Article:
However, our study had several limitations. First, the cross-sectional research limited our exploration of the causal relationship between IVH and determinants, and the small sample size in the analysis may lead to the weak power of IVH and, thus, the generality may be hindered. Second, the results were self-reported, and vaccination records were not verified further. However, we think community HCWs are mostly professional, so the possibility of false reports was relatively low. Third, the participants in the current study were from one province in the southwest region of China, and, thus, the conclusions for IVH may not be generalized to other areas in the country. Fourth, potential selection bias may also arise. Since the two community health service centers that implemented the free policy also provided centralized vaccination services, the impact of the free policy and vaccination service could not be evaluated separately [6-8].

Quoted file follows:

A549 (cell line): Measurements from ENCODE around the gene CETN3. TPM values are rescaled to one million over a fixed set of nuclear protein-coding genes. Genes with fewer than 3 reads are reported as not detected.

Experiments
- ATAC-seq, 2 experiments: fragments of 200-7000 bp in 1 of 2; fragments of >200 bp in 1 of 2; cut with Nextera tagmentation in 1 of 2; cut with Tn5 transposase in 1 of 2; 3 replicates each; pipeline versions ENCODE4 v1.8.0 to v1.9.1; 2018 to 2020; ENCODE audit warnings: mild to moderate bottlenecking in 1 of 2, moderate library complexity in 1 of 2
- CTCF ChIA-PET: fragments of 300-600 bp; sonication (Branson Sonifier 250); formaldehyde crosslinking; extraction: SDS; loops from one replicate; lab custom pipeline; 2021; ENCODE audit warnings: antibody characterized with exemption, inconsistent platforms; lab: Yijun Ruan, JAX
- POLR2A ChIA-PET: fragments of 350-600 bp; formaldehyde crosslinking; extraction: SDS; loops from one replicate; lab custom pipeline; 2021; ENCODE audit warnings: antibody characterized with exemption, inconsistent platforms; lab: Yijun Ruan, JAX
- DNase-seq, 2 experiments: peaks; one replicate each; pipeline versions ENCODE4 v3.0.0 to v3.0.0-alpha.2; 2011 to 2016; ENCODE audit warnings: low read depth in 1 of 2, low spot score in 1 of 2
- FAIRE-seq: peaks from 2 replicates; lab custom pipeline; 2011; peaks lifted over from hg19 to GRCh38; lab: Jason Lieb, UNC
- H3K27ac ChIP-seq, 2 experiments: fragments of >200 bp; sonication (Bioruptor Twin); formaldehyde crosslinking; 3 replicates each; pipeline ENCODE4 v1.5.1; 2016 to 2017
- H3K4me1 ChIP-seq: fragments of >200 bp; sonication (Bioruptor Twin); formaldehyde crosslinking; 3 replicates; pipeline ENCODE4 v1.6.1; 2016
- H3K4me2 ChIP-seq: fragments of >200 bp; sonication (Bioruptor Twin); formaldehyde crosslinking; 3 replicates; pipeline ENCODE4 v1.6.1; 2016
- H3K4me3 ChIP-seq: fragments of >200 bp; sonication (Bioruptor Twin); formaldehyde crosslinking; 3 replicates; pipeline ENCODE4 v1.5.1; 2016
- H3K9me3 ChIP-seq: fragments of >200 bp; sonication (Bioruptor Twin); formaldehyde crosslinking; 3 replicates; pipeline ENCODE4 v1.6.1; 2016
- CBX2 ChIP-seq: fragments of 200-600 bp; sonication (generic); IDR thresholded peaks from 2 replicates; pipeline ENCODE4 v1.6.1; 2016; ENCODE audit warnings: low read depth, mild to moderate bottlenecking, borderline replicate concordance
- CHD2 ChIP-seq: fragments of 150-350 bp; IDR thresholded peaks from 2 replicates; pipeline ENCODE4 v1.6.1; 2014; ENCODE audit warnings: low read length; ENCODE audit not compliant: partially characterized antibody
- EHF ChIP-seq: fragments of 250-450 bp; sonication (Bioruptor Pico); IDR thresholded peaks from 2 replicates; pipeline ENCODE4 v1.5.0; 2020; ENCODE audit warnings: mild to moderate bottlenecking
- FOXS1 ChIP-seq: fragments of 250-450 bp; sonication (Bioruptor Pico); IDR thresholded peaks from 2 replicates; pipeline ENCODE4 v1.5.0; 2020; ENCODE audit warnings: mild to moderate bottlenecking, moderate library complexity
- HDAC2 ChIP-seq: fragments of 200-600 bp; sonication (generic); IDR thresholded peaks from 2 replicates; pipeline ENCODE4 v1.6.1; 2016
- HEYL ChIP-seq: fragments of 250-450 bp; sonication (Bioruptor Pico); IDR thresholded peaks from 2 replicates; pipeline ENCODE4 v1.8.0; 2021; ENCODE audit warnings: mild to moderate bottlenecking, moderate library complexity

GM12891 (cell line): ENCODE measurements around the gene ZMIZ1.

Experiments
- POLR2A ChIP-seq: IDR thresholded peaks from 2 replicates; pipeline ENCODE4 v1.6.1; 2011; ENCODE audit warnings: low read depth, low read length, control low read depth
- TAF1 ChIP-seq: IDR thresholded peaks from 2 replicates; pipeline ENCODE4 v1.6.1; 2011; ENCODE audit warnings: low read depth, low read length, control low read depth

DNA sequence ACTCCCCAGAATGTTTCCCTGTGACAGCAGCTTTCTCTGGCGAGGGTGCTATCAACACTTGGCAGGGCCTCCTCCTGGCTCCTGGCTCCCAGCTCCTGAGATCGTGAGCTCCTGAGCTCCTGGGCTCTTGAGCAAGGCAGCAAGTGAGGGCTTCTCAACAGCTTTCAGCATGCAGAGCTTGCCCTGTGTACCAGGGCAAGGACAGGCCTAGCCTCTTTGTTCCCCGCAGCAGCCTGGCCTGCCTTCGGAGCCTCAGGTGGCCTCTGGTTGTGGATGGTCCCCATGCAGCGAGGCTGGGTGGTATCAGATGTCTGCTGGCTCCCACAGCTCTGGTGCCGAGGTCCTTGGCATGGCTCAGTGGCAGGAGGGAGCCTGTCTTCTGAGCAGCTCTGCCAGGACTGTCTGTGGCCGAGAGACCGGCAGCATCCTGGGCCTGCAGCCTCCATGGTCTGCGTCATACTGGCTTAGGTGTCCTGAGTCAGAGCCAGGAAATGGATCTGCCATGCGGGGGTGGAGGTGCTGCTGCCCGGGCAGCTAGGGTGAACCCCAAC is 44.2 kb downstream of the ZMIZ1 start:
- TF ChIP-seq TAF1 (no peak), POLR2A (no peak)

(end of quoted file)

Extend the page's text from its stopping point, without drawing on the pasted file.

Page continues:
It is essential to boost community HCWs' personal confidence, awareness of influenza and vaccination, and accurate knowledge of influenza vaccines in order to engage them in activities aimed at reducing patient vaccine hesitancy. This will increase the seasonal influenza vaccination coverage among community HCWs. Additionally, it is essential to increase the availability of immunisation services and the free vaccination policy. Furthermore, in order to support the general population's immunisation at the individual and social levels, we need keep researching efficient treatments to raise the coverage rate of community HCWs.



Conflict of Interest

The authors declare that there is no conflict of interest associated with this manuscript.